Minuted:—“5 June 1702. Respited for some short time.” 1 page.
[About
June 5.]
14. Petition of James Isaacson, gent., to the Lord High Treasurer, showing that he had contrived the duties on stamped vellum, parchment, and paper, and had been a commissioner for the same, but in the new commission was left out: praying to be appointed controller thereof.
Minuted:—“Read 5th June 1702. My Ld shall be glad to provide for him when there is any proper occasion.” ½ page.
June 5. 15. Report of the Earl of Rochester, Lord Lieut. of Ireland, on two petitions of the Duke of Ormond to the Queen. He had seen a representation that if the duties of prizage and butlerage of wines, (belonging to the Duke) were collected by the royal officers, it would advance the revenue. He did not doubt that the advantage to the crown by the lease from the Duke of Ormond in seven years was 5864l. He hoped to be excused from giving an opinion on the prayer of the petition as to the overplus above 1,500l. per ann., as he conceived it could only fitly be determined by the Queen whether the petitioner should be gratified. His services were very eminent and his estate suffered very considerably at the Revolution. As for the memorial for the Queen to take a new lease for three years of the prizage at a rent of 2,500l. a year, if there were a prospect of peace and plenty, it might not be an unequal bargain, but as probably the war would not determine during the term of the lease, it might not be advisable. It might be more proper that the Queen should appoint her own officers to collect the duties and that accounts should be kept for the benefit of the Duke. Dated 5 June 1702.
One of the petitions and the account of prizage.
Minuted:—“Read to ye Queen 9th June 1702. As to the overplus of the profits during the last term, if it had made less, the crown must have paid. For the future the Queen's officers are to collect the duty, and his grace is to have the benefit of it according to Lord Leivts Report.” 4 pages and a few lines.
[About
June 5.]
16. Address or letter of John Peters, gent., to the Ld High Treasurer as to four “articles” which had been recommended by the Attorney General to be laid before Her Majesty, apparently as to recovery of certain of his property; asking his Lordship's mediation for the grant of a lease.
Minuted:—“Read 5 June 1702.” 1 page.
June 8. 17. Report of the Comrs of Excise on the petition of John Warters, barrister-at-law, to be appointed secretary to the Comrs for managing the duties on salt, viz., that he might be a fit person.
Dated 8 June 1702.
Also his petition. 2 pages.
[About
June 8.]
18. Petition of the churchwardens and other ancient inhabitants of the parish of St Margaret, Westminster, on behalf of the poor; praying that the cloth laid from Westminster Hall to the west end of the Abbey, and used at the coronation, should be divided between the poor of St Margaret, St Martin, and St Clement's parishes, and that the boards and rails might be given to the poor of St Margaret's parish.
Minuted:—“Read 8th June 1702. My Lord Trea[sure]r consents that ye petrs may have the board[es] and rayles as formerly.” 1 page.
June 9. 19. “A list of papers to be laid before Her Maty.”
The particulars in this paper are all entered in the Minute Book, Vol. II. p. 184, on 9 June 1702, and in addition the minutes of what was done in each case. 1 large page.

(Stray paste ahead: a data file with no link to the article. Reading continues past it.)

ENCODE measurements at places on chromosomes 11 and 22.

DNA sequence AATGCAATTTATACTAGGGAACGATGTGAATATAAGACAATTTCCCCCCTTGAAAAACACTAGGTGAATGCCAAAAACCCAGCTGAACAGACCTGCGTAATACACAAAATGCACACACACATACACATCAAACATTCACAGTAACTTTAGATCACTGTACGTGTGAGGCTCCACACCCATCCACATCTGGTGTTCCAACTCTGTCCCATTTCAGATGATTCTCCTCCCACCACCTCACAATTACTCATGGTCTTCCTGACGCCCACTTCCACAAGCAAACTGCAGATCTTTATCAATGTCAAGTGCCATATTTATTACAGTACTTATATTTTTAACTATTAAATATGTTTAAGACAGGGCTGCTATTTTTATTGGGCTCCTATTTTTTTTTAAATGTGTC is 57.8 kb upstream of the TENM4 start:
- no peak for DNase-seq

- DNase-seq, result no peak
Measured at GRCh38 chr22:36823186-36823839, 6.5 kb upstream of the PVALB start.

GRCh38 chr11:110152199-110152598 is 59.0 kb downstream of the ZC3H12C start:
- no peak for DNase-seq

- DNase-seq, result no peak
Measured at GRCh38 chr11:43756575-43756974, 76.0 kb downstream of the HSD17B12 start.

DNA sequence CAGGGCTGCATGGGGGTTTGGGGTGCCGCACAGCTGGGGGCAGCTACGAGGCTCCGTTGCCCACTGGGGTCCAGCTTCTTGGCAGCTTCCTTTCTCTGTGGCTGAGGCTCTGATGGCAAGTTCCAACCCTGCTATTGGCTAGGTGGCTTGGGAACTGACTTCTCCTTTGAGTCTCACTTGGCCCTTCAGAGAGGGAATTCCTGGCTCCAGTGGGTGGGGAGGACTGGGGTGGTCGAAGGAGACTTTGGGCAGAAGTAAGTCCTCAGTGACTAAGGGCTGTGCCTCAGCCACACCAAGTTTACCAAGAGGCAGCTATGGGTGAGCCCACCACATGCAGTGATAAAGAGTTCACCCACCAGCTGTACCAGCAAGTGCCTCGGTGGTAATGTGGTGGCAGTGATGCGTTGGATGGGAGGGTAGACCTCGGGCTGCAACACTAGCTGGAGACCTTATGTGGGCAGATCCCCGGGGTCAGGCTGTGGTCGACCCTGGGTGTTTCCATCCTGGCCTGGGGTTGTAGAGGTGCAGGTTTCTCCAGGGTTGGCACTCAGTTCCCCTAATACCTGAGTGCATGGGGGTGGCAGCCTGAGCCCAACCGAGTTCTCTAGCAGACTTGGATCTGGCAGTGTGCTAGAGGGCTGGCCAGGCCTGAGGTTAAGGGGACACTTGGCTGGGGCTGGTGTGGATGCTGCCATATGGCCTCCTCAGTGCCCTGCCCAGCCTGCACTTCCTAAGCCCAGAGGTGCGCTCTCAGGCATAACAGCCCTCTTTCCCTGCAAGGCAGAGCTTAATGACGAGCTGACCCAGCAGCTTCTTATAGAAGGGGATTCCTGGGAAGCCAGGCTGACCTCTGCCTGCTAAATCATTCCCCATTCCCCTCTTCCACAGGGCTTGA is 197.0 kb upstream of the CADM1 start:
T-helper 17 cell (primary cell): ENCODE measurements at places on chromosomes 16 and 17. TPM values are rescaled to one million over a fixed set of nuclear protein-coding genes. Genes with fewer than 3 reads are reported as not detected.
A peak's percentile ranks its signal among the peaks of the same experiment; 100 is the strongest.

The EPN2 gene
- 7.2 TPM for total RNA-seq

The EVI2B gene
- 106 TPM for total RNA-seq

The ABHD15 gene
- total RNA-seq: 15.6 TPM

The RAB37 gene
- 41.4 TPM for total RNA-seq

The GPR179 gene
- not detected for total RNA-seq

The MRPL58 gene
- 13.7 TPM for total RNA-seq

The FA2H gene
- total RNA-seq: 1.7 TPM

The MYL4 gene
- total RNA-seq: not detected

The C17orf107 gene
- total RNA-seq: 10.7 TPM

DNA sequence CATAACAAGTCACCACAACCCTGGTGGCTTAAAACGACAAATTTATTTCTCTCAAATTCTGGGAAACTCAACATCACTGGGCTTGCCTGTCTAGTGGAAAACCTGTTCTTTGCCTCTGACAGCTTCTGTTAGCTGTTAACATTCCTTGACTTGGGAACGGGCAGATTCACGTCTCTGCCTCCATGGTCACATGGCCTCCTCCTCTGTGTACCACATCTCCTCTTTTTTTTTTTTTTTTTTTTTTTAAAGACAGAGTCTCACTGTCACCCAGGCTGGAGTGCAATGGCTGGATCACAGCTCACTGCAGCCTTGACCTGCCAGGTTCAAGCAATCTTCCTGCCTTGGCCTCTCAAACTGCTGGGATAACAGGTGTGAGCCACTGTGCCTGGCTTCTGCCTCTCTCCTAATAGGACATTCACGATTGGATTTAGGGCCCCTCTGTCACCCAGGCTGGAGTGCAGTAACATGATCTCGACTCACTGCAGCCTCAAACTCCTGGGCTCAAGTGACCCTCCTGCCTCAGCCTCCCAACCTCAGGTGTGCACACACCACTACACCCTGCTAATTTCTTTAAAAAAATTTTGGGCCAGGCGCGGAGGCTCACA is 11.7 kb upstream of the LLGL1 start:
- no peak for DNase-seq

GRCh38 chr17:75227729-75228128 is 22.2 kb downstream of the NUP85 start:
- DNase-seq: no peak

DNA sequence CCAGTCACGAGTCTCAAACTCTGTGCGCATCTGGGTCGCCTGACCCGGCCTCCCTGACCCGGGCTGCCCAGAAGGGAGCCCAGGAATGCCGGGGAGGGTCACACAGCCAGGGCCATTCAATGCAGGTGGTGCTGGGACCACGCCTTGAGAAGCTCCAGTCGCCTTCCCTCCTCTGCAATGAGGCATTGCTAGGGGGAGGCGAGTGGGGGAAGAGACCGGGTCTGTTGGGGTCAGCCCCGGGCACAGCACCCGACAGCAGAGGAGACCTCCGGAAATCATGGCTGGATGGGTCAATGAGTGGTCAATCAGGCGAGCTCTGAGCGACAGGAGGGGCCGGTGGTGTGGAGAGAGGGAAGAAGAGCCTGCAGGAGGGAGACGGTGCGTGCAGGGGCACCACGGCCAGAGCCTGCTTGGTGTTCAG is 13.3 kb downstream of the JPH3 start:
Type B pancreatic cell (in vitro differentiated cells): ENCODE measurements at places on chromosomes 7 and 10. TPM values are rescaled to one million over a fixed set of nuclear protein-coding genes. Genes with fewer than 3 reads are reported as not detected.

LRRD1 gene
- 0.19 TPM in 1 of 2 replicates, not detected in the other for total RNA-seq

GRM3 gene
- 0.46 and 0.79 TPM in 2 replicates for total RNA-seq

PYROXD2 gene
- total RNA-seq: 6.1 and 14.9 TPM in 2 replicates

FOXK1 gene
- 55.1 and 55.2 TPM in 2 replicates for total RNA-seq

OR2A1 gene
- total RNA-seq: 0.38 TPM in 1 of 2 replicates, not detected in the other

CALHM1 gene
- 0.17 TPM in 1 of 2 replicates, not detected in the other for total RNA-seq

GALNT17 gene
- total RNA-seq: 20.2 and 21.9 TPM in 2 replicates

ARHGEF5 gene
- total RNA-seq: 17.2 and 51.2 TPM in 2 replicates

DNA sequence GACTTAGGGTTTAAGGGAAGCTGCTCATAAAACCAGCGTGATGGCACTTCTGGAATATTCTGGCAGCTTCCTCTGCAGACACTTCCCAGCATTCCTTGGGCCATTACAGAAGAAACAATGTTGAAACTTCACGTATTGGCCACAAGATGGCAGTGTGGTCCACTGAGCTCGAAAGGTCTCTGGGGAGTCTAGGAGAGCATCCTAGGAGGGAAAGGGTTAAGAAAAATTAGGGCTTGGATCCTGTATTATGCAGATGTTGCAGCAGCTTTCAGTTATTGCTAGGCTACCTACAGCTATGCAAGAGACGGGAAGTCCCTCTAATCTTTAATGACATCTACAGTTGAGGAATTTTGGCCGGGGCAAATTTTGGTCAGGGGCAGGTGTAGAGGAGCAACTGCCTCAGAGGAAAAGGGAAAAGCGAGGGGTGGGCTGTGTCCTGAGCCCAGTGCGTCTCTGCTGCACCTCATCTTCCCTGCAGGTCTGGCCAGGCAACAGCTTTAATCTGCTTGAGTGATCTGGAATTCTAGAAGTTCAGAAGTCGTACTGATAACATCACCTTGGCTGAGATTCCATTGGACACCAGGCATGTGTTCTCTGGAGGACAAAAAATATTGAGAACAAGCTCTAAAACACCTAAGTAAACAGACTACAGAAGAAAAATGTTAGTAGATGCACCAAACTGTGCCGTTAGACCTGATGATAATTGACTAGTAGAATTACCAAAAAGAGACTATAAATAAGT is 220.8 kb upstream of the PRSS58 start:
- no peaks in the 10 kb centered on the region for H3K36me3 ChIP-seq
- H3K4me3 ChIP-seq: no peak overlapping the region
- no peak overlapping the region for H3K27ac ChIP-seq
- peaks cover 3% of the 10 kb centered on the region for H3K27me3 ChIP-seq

[About
June 9.]
20. Petition of Maynhard, Duke of Schonburg and Leinster. Soon after the late King's arrival in England the House of Commons voted 100,000l. for the support of his father and family, and Sir Henry Capell was named trustee to lay it out in England, and to take care that his father had 5,000l. a year. On the death of his father, his brother Charles and himself had a privy seal for payment of the principal, and afterwards had 4 and 5 per cent. out of the Post Office, until the principal could be paid; but as the petitioner could not jointure a wife, nor provide for younger children, he prayed for the acceptance of the surrender of his patent, and a grant in lieu thereof of a patent for himself and his heirs in general terms, for the 5,000l. out of the Post Office, subject to the redemption of the principal.
Minuted:—“Read 9 June 1702. The Queen cannot lawfully make the grant desired.” 1 page.
[About
June 9.]
21. Petition of Nicholas, Bishop of Chester, to the Queen. The late King and Queen in June 1689 demised to Thomas Preston, Esq. the site of the monastry of Furneis, in the county of Lancaster, at 200l. per ann. Their Majestys settled the said rent to be paid to the petitioner for the maintenance of four ministers, called the King's preachers, established by Queen Elizabeth. The privy seal having determined by the death of the King, the petitioner prayed that the rent might be continued to him by another privy seal.
Minuted:—“Read 9th June 1702. Granted.” 1 page.
June 9. 22. Application from C. W. Whitfeild to the Lord [High Treasurer] for 3,000l. to be put on board the fleet for the use of Col. Fox and Lord Shannon's regiment of marines, and five companies of Col. Villiers'. Dated 9 June 1702. 1 page, quarto.
June 12. 23. Memorial from the trustees appointed for exchanging Exchequer Bills. On the 1st of June they opened new rolls for taking subscriptions for 500,000l. for circulating Exchequer bills, and 497,000l. were subscribed, 3,000l. being reserved, viz., 1,500l. for Thomas Nix, Esq., and 1,500l. for Brian Levens, Esq. Upwards of 500 persons, most of them substantial men, attended to subscribe, besides those admitted; and the crowd was so great that the trustees could not keep to any steady method in taking the subscriptions, &c. Dated 12 June 1702. 1 page.